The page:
ADC Pi with TMP36

Created 02/10/2015 | ADC Pi with TMP36 Temperature Sensor

In this tutorial we will use the ADC Pi, ADC Pi Plus or ADC Pi Zero with a Analog Devices TMP36 temperature sensor to make a digital thermometer. For this you will need your Raspberry Pi, an ADC Pi, ADC Pi Plus or ADC Pi Zero, and a TMP36 Voltage Output Temperature Sensor.

We will use the AB Electronics python library to talk to the ADC Pi, you can download the library from github using the following command in a terminal, and this will download the full python library into the currently selected folder.

git clone https://github.com/abelectronicsuk/ABElectronics_Python_Libraries.git

You will need to enable i2c on your Raspberry Pi, see our other tutorial on i2c: I2C, SMBus and Raspbian Linux

The AB Electronics python library uses another library called python-smbus, you can install it using apt-get with the following commands.

sudo apt-get update

sudo apt-get install python-smbus

Finally you will want to tell python where you download the AB Electronics python library by adding it into PYTHONPATH.

export PYTHONPATH=${PYTHONPATH}:~/Desktop/ABElectronics_Python_Libraries/ADCPI/

If you downloaded it to somewhere other than your desktop you will need to change the path to match your download destination.

Now all of the libraries are installed and the Raspberry Pi is configured to use i2c we can begin building our project.

Parts Used:

ADC Pi Plus or ADC Pi Zero

Analog Devices TMP36 Voltage Output Temperature Sensor

Connecting the Sensor to the ADC Pi Plus

Click to enlargeIf you haven’t done so install your ADC Pi Plus onto the Raspberry Pi by connecting it onto the GPIO header.  Make sure your Raspberry Pi is turned off when you do this to minimise the risk of damaging the Raspberry Pi or the ADC Pi Plus.

Next connect the TMP 36 sensor to the ADC Pi Plus. Pin 1 connects to +5V, Pin 2 to input 1 on the ADC Pi, Pin 3 connects to GND.

For this tutorial we will start by creating a new python program file called demo-tmp36.py.  You can use your favourite text editor for writing the program.  You can find a complete example of demo-tmp36.py in the ABElectronics_Python_Libraries/ADCPI/ folder.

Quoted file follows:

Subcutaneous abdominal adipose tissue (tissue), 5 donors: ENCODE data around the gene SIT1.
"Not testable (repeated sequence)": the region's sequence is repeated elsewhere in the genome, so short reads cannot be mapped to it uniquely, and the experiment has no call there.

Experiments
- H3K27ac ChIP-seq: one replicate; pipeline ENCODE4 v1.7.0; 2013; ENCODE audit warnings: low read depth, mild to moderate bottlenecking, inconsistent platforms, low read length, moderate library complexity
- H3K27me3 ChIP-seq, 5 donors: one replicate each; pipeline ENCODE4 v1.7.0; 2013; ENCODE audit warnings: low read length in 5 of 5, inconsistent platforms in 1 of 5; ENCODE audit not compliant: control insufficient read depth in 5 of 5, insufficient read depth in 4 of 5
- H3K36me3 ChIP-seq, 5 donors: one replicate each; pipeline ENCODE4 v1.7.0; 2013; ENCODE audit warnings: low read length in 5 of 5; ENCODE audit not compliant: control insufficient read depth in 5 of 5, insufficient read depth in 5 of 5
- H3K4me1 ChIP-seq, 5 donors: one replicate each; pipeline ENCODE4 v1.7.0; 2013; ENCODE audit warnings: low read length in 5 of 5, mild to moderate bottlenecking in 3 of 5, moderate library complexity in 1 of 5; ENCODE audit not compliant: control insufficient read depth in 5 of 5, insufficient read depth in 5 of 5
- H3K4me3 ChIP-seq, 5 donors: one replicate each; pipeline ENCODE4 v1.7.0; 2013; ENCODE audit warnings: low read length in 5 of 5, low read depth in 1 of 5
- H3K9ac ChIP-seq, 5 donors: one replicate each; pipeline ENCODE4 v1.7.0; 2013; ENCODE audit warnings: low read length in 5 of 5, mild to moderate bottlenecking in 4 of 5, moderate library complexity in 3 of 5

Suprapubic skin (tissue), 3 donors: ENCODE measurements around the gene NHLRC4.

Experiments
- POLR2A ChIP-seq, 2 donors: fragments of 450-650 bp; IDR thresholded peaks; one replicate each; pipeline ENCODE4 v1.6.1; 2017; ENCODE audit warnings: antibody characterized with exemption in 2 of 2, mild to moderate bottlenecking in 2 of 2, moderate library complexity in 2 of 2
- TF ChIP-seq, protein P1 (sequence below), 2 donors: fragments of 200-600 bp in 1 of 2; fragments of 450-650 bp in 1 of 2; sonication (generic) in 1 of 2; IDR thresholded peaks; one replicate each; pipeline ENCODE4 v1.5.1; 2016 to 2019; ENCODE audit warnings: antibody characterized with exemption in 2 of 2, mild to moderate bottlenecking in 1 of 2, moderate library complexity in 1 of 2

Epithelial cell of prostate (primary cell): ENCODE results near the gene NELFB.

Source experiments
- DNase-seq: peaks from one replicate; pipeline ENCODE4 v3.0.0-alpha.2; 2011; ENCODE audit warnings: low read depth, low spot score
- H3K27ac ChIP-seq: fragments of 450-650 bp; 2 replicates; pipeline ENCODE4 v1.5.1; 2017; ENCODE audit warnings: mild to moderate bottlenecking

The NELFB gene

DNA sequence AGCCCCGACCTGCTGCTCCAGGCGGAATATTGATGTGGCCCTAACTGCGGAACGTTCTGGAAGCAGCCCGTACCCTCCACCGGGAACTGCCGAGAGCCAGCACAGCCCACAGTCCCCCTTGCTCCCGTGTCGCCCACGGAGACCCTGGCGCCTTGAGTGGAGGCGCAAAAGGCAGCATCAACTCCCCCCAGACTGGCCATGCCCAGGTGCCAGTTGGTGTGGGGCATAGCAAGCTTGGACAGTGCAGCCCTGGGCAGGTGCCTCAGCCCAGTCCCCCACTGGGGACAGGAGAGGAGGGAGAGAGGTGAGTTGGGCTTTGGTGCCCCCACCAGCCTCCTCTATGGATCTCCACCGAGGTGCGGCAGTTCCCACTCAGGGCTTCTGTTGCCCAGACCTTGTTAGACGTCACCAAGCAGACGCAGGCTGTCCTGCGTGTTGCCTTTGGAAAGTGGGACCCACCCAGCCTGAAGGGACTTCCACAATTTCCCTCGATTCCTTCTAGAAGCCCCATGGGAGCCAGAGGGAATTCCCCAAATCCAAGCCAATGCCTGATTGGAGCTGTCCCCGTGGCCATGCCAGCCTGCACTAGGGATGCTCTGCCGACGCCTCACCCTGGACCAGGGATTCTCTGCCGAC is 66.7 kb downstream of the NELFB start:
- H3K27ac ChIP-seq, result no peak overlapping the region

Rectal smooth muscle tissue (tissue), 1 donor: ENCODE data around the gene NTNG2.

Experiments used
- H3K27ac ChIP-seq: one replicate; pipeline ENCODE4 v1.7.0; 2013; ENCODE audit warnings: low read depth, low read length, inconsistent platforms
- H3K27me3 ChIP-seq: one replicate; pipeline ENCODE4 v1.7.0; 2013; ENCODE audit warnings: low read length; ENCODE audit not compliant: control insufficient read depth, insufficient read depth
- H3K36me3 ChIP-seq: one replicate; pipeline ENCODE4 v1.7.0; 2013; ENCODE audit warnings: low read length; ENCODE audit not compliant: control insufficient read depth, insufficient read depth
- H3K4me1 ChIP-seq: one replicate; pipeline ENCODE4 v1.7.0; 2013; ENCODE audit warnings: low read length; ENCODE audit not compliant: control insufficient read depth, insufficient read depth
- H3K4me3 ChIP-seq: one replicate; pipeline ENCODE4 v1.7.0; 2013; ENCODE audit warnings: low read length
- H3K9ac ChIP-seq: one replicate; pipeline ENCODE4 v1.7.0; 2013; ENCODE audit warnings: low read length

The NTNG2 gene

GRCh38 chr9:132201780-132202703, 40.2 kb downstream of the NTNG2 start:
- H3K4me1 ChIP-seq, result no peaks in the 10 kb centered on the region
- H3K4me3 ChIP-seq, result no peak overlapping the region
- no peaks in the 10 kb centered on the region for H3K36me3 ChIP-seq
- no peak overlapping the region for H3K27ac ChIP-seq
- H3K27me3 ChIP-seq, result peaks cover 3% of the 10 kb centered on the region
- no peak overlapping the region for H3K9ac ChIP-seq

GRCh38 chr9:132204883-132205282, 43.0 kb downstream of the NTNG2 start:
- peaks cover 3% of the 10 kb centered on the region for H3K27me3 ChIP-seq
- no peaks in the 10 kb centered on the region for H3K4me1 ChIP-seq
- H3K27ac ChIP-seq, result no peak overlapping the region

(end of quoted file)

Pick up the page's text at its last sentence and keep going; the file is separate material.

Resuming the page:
At the top of your program you will need to import the ABEHelpers library, ADCPI library and time library.

#!/usr/bin/python
from ABE_ADCPi import ADCPi
from ABE_helpers import ABEHelpers
import time

The ADCPI library is used for all communication with your ADC Pi Plus, it gives you control over almost everything that can be done with the MCP3424 controller.

The ABEHelpers class contains a function called get_smbus() that allows us to find out which I2C bus is being used on the Raspberry Pi.  Create an instance of the ABEHelpers class called i2c_helper and use it to create an i2c_bus object.

i2c_helper = ABEHelpers()

i2c_bus = i2c_helper.get_smbus()

Next we need to create an instance of the ADCPI class using the i2c_bus object and call it adc

adc = ADCPi(bus, 0x68, 0x69, 18)

0x68 and 0x69 are the I2C address for the ADC chips, if you have changed the address selection jumpers on your ADC Pi Plus then you will need to change these numbers to match the new addresses.

Now create a function to calculate the temperature based on the voltage output from the ADC Pi Plus

def calcTemperature(inval):
    # TMP36 returns 0.01 volts per C - -40C to +125C
    # 750mV = 25C and 500mV = 0C so the temperature is (voltage / 0.01) - 50
    return ((inval/0.01)-50)

We are going to need is a loop so that the same commands can run over and over.  This can be done with a simple while loop.

while True:

As True is always true the while loop will keep running until you exit the program with a Ctrl-C.

In order to clear the console for each read we need to issue a clear command.

    # clear the console
    os.system('clear')

Next we read from channel 1 on the ADC Pi Plus and use the calcTemperature function to convert the voltage to a temperature and print to the console.

     # read from adc channels and print to screen
    print ("Temperature on channel 1: %0.02f°C" % calcTemperature(adc.read_voltage(1)))

Using the time.sleep method we add a 0.5 second delay before repeating the read again.

     time.sleep(0.5)

time.sleep takes one variable, a number which represents the number of seconds to wait.  1 will make the program sleep for 1 second while 0.1 would wait for 100ms.

That is everything we need to make read from the TMP36 sensor using your ADC Pi or ADC Pi Plus, your program should now look like this.

#!/usr/bin/python
from ABE_ADCPi import ADCPi
from ABE_helpers import ABEHelpers
import time
import os

i2c_helper = ABEHelpers()
bus = i2c_helper.get_smbus()
adc = ADCPi(bus, 0x68, 0x69, 18)

def calcTemperature(inval):
    # TMP36 returns 0.01 volts per C - -40C to +125C
    # 750mV = 25C and 500mV = 0C so the temperature is (voltage / 0.01) - 50

    return ((inval/0.01)-50)

while (True):

    # clear the console
    os.system('clear')

    # read from adc channels and print to screen
    print ("Temperature on channel 1: %0.02f°C" % calcTemperature(adc.read_voltage(1)))

    # wait 0.5 seconds before reading the pins again
    time.sleep(0.5)

Save your program as "demo-tmp36.py" and run it in a command terminal using

python demo-tmp36.py

You will now have a temperature reading from your sensor on the console which is updating twice a second.

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